Posts Tagged ‘Gore & Shock’


AKA: Anthropohagus 2; Monster Hunter; Horrible; The Grim Reaper 2

Directed By: Joe D’Amato

Starring: George Eastman, Annie Belle, Katya Berger, Kasimir Berger, Hanja Kochansky, Charles Borromel, Ian Danby, Ted Russoff

Synopsis: A psychopath with a healing factor escapes and goes on a killing spree.

Thoughts:   Absurd is short on plot, but goes the extra mile with the gore. Although it is often referred to as a sequel to Anthropophagus, there is very little tying the movies together. Both feature George Eastman as a homicidal maniac, both were written by Eastman and both were directed by Joe D’Amato. I’ve read that critics accused Absurd of being nothing more than a Halloween rip-off upon its release. The basic premise is the same, with a silent killer stalking his prey, being near impossible to kill, and both films feature a babysitter. As I was watching Absurd, I didn’t feel like it was a Halloween rip-off, or at least any more so than other slasher films from the 80s.

It’s easy to see why Absurd landed on the BBFC’s radar. It had the pedigree of Anthropophagus and Joe D’Amato and is filled to the brim with gory deaths. Other than that, I find Absurd to be unremarkable. There isn’t an overly notorious scene like one from Anthropophagus, the story is straight forward and the acting isn’t memorable. 88 Films released a good-looking version of the film in their Italian Collection if you want to check it out, and if you are a completest like me, you’ll pick it up because they numbered their releases.

Fans of the Video Nasty list will surely check this one out, as will people exploring the filmography of Joe D’Amato, but frankly, there are better examples of Italian horror and splatter films.

How Nasty is it? The gore starts from the very beginning here as George Eastman eviscerates himself climbing over a fence and his intestines are hanging out and doesn’t relent until the end.


Island of Death

Directed By: Nico Mastorakis

Starring: Robert Behling, Jane Lyle, Jessica Dublin, Gerard Gonalons, Jannice McConnell, Nikos Tsachiridis

Synopsis: A British couple terrorize a small Greek island, killing anyone they deem as sinful.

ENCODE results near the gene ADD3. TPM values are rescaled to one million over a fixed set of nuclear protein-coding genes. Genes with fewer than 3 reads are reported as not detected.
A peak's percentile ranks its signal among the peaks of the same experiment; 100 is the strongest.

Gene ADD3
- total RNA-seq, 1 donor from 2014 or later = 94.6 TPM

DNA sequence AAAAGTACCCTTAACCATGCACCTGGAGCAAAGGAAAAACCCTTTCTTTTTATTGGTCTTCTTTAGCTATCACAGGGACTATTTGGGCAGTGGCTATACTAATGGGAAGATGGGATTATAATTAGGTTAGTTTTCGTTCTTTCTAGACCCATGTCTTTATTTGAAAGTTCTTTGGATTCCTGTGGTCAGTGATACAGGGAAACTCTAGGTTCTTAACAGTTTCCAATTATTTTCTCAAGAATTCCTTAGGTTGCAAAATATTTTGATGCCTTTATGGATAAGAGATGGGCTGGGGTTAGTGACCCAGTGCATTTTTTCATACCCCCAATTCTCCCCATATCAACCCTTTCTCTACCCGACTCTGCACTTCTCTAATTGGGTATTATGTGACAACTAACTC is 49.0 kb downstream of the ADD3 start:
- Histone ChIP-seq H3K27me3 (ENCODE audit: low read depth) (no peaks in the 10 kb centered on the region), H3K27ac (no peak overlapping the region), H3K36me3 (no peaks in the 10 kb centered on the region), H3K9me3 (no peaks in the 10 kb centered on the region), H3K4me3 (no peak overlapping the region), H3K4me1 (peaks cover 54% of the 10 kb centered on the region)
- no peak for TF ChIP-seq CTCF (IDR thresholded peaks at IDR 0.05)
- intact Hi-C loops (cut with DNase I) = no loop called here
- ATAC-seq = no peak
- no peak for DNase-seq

Thoughts: Yet another Video Nasty to mark off my list! This time around it is the Greek exploitation flick Island of Death, also titled A Craving for Lust or Devils in Mykonos. I’d heard quite a bit about this movie prior to seeing it, so I thought I knew what I was settling in for. I was wrong.

Island of Death isn’t afraid to go the extra mile to shock you. I don’t mean excessive gore. I mean it has your standard genre fare of violence and mayhem, but it also goes the extra mile with bestiality, incest and golden showers. There is also a rather bizarre scene where the couple is having sex in a phone booth and the guy decides to call his Mom and tell her what he is doing. It’s all to show just how insane the couple is, but Mastorakis really pushes the envelope. It’s not hard to see why this landed on the Video nasty list.

As you would expect, the acting is quite bad, but I can’t imagine that is why you would watch this movie. There aren’t really any redeeming characters, or actors to be found here. Mastorakis attempts to cover just how awful the acting is with the beauty of lead actress Jane Lyle, and finding every excuse to have her naked on the screen.

As awful as the acting is, this was a fairly enjoyable experience. I found myself laughing more than anything, which I don’t think was the initial intention, but it works. The Director admitted in an interview that his sole reason for making the movie was to make money. He was inspired by the financial success of The Texas Chainsaw Massacre.